Oral cancer is the sixth most common type of cancer worldwide and in the U.S., one person dies every hour from the disease. According to American Cancer Society data, nearly as many women will be diagnosed with oral cancer as with cervical cancer this year. The key to reducing the impact of this disease is early detection.
In a UCLA-led phase I clinical trial, a new plant-based drug called APG-157 showed signs of helping patients fight oral and oropharyngeal cancers. These cancers are located in the head and the neck.
The Medical Assistance Program at The Ohio State University Comprehensive Cancer Center - Arthur G. James Cancer Hospital and Richard J. Solove Research Institute has helped more than 30,000 patients gain access to vital medications valued at more than $500 million, and a new program expansion will further increase access to vital cancer therapies for patients with the greatest financial need.
Cancer cases in India have doubled in recent years. According to reports, India’s cancer incidence was estimated at 1.15 million new patients in 2018 and is predicted to almost double by 2040.
Men who regularly smoke cannabis increase their risk of developing testicular cancer, according to a new study published in the Journal of the American Medical Association (JAMA).
On September 14, 2018 AADR held the "Oral Health Effects of Tobacco Products: Science and Regulatory Policy" meeting in Bethesda, Maryland, USA.
Researchers at New York University Oral Cancer Center were awarded a $2.5 million grant (R01CA228525) from the National Cancer Institute, part of the National Institutes of Health, to study the role of artemin in oral cancer pain and growth.
Oral cancer accounts for 2 percent of reported malignancies and 1.2 percent of cancer-related deaths in the United States.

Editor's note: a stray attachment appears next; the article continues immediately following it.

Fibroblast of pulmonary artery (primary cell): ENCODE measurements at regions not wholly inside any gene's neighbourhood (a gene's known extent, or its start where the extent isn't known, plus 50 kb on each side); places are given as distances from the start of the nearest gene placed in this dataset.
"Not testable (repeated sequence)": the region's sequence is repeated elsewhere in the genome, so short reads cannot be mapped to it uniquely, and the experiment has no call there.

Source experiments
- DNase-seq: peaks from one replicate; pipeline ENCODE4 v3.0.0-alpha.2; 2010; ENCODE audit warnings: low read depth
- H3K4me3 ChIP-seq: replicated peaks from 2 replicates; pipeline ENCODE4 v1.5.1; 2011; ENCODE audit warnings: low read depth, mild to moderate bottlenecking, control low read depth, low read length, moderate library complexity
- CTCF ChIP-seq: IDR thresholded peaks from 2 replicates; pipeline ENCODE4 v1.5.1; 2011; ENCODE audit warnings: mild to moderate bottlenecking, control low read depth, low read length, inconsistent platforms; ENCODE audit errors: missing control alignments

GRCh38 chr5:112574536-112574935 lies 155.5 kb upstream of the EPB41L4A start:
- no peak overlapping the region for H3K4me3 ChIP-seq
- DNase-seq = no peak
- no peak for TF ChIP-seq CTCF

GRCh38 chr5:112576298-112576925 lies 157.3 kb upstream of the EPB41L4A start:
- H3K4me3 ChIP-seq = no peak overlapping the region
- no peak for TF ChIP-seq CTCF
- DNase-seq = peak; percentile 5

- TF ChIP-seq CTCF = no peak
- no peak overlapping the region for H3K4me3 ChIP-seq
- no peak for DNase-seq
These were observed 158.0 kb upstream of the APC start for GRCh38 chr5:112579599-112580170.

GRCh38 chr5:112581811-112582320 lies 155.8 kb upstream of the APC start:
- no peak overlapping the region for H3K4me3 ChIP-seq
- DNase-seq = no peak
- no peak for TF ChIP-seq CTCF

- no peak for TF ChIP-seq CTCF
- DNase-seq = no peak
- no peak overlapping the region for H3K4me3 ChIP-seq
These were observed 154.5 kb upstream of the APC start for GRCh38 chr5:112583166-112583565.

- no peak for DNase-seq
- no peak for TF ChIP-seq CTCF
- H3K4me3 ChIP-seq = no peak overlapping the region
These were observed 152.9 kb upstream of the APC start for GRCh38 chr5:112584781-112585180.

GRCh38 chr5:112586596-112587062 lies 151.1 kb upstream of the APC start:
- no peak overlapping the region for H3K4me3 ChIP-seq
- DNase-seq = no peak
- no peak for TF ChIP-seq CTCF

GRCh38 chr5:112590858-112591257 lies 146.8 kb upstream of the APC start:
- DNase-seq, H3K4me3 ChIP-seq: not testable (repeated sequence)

After examining data gathered over an 11-year period in a first-of-its-kind provincial study, University of Toronto clinician-scientist Marco Magalhaes has one vital message: dentists in Ontario are detecting more cases of oral cancer and pre-cancer than ever before -- and it's saving lives.
An emerging new type of oral cancer in men has increased over the last 15 years. The culprit is human papillomavirus, and key social factors are contributing to its growth.
Placing graphic anti-smoking warning labels on cigarette packages may deter some adults from purchasing tobacco products, but the strategy is unlikely to influence those smokers who are most addicted to nicotine, according to a new RAND Corporation study.
American smokers mistakenly think that using snus, a type of moist snuff smokeless tobacco product, is as dangerous as smoking tobacco, according to a Rutgers study.
If you think vaping is benign, think again. A small USC study shows that e-cig users develop some of the same cancer-related molecular changes in oral tissue as cigarette smokers, adding to the growing concern that e-cigs aren't a harmless alternative to smoking.
Oral cancer is one of the most common cancers worldwide, it is more frequent in men than women, and it usually appears at the age of 60.
Researchers in Brazil have identified a correlation between oral cancer progression and the abundance of certain proteins present in tumor tissue and saliva.
Over 90% of malign tumors in the head and neck are originated from carcinomas of squamous cells that appear in superficial areas of the oral cavity. Their detection with salivary biomarkers can contribute to their early treatment, before they transform into tumors.
The Head and Neck Cancer Foundation is calling all Brits to ask their dentists to conduct mouth cancer screens at their next appointment. This should be routinely included within the price of a dental check-up and should take no more than one minute.
A highly sensitive blood test that detects minute traces of cancer-specific DNA has been shown to accurately determine whether patients with HPV-related oropharyngeal squamous cell carcinoma are free from cancer following radiation therapy.
On a recent Friday morning, more than 30 dentists and dental staffers gathered in a conference room to learn an arcane new skill: how to bill medical insurers.
Patients with a rare skin disease, commonly called Butterfly Syndrome, that causes chronic blistering and extensive scarring also develop an aggressive and fatal form of cancer early in life.
Infection rates of high risk human papillomavirus (HR-HPV) oral infection in England are lower than expected, compared to previous US studies.